Paint Your House Green

So you’re building a green home. You’ve used the right wood, gone through all the proper practices, now you are working your way inside. Determining what materials you use on the inside is just as important as what you build the house with. Considering how important indoor air quality is in a green home, you can’t afford to overlook every detail.

Once your house is built and your family is living in the home, what is the one thing that you are probably going to change several times throughout your life? Your décor, right? People change paint colors in their homes as often as the seasons change. Paints have a significant impact on indoor air quality. The VOC level is represented in grams per liter. This level is important when choosing your paint, and making sure that the ones you use are low or no VOC (volatile organic compounds) are a must. There are lots of choices out there, some better than others.  Levels can vary depending on product. Many stains and clear finishes still contain higher VOC levels. LEED provides a great resource for reasonable VOC targets for paints and stains.  

Important considerations when choosing paints:

  • Durability – many water-based paints last just as long as oil-based. Durable products will last longer, meaning you won’t have to paint as often.
  • VOC Levels – The VOC level on every paint is right on the label. Simply look for the lowest number. Avoid products containing formaldehyde, petroleum, and mineral spirits. Look for paints certified by a third party (Green Seal, GreenGuard and SCS are the most prominent)

You also want to consider the resources used in the paint’s production. Green paint choices fall into the following categories:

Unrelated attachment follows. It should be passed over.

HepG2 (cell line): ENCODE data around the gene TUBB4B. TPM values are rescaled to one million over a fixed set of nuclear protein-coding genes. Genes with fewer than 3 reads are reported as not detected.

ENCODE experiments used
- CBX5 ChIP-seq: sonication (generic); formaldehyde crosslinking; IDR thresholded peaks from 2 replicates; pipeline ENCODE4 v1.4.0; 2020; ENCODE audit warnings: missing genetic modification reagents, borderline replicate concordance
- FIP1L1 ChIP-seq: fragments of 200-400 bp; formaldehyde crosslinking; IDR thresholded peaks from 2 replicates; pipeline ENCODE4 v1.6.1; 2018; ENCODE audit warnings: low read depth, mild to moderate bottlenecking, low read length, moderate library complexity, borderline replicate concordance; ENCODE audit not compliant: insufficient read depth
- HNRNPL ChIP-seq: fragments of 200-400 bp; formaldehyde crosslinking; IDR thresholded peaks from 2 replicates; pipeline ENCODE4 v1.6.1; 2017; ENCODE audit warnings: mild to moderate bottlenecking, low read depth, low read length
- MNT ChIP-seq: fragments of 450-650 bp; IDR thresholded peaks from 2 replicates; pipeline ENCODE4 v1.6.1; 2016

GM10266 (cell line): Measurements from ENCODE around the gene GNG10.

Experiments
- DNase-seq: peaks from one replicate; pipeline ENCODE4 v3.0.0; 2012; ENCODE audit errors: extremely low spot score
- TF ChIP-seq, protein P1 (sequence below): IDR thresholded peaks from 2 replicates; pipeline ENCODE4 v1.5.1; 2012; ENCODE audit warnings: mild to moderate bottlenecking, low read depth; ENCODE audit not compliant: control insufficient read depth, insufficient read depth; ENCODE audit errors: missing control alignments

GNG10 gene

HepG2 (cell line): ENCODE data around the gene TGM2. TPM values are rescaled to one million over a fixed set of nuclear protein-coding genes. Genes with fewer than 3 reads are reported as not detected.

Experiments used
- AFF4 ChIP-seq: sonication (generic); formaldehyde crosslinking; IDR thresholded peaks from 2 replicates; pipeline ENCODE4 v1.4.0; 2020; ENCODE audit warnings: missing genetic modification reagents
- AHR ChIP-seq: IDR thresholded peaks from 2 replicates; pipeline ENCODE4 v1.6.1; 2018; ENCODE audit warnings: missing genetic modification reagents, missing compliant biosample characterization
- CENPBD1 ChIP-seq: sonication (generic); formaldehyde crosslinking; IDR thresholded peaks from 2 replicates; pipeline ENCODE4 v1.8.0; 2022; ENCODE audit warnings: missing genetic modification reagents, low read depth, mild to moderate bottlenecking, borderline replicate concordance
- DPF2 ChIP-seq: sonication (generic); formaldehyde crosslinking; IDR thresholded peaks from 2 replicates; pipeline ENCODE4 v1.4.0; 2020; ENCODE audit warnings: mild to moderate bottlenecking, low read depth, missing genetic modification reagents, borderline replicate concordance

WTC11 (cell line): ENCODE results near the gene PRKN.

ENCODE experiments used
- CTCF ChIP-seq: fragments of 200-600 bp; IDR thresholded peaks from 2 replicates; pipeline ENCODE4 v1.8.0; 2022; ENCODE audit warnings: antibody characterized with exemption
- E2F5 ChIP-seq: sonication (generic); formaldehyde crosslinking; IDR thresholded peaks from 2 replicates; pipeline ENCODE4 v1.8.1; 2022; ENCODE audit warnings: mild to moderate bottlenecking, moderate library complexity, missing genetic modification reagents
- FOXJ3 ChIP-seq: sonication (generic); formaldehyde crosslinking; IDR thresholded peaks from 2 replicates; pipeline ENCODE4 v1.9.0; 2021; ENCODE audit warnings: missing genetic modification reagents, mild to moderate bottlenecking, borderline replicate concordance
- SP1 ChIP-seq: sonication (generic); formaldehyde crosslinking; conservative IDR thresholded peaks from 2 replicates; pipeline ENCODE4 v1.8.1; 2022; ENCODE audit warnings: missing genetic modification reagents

• Conventional Low VOC Synthetic Paints – These are made from products from the petrochemical industry such as vinyl and acrylic. Colors are synthetically manufactured or may use pigments derived from heavy metals, such as cadmium and chromium. They are often created from nonrenewable resources and use energy-intensive processes
  • Natural Paints – These paints are made from renewable and biodegradable ingredients and usually contain low VOC and contain no ozone-depleting chemicals. They use less intensive manufacturing processes and manufacturers tend to disclose ingredients. If you are chemically-sensitive, be sure to research the substances in the paint. Many chemically-sensitive people are allergic to some of the natural substances used in these paints.
  • Milk Paint – This product typically comes in a powder form and is mixed with water on site. It is permanent but not waterproof (my front door was painted in milk paint over 80 years ago. The paint is still there, but it has crackled over time, giving it a weathered, but beautiful look). Milk paints are odorless, nontoxic, durable, zero VOC and biodegradable.
  • Silicate Paints – These paints can be applied directly on paper-faced drywall. The potassium or sodium silicate binder acts chemically with drywall material to create a coating that is breathable and water resistant to weathering. As with other mineral based paint, it is odorless, nontoxic, durable, zero VOC and biodegradable. The paint, however, is manufactured by an energy-intensive process.  
  • Recycled & Remanufactured Paint – Recycled paints can be either remixed or obtained through swap programs. Do your research if you have decided to go with recycled or remanufactured paints. Remixes aren’t tested for VOCs, and you will never know what materials it contains. Recycled paints clearly list the ingredients on the label. Remanufactured paints are leftover paints mixed with compatible products and tested for VOCs, but the chemical components are unknown and paint colors are limiting.

If you are using green paint in your home, also take into consideration how you are going to dispose of it. If you’re left with more than needed for touch-ups, consider donating leftovers or check with the manufacturer to see if they have a recycling program available. If all else fails, and you can’t donate, recycle or reuse your paint, check with your local landfill on proper disposal of paint.

As with regular paint, make sure that your work area is properly ventilated.

Posted by: Lauren


One Response

  1. I use all natural Milk Paints for my house- they are completely on-toxic and gorgeous!

    I highly reccomend this company, they have wonderful service, and offer many different colours.

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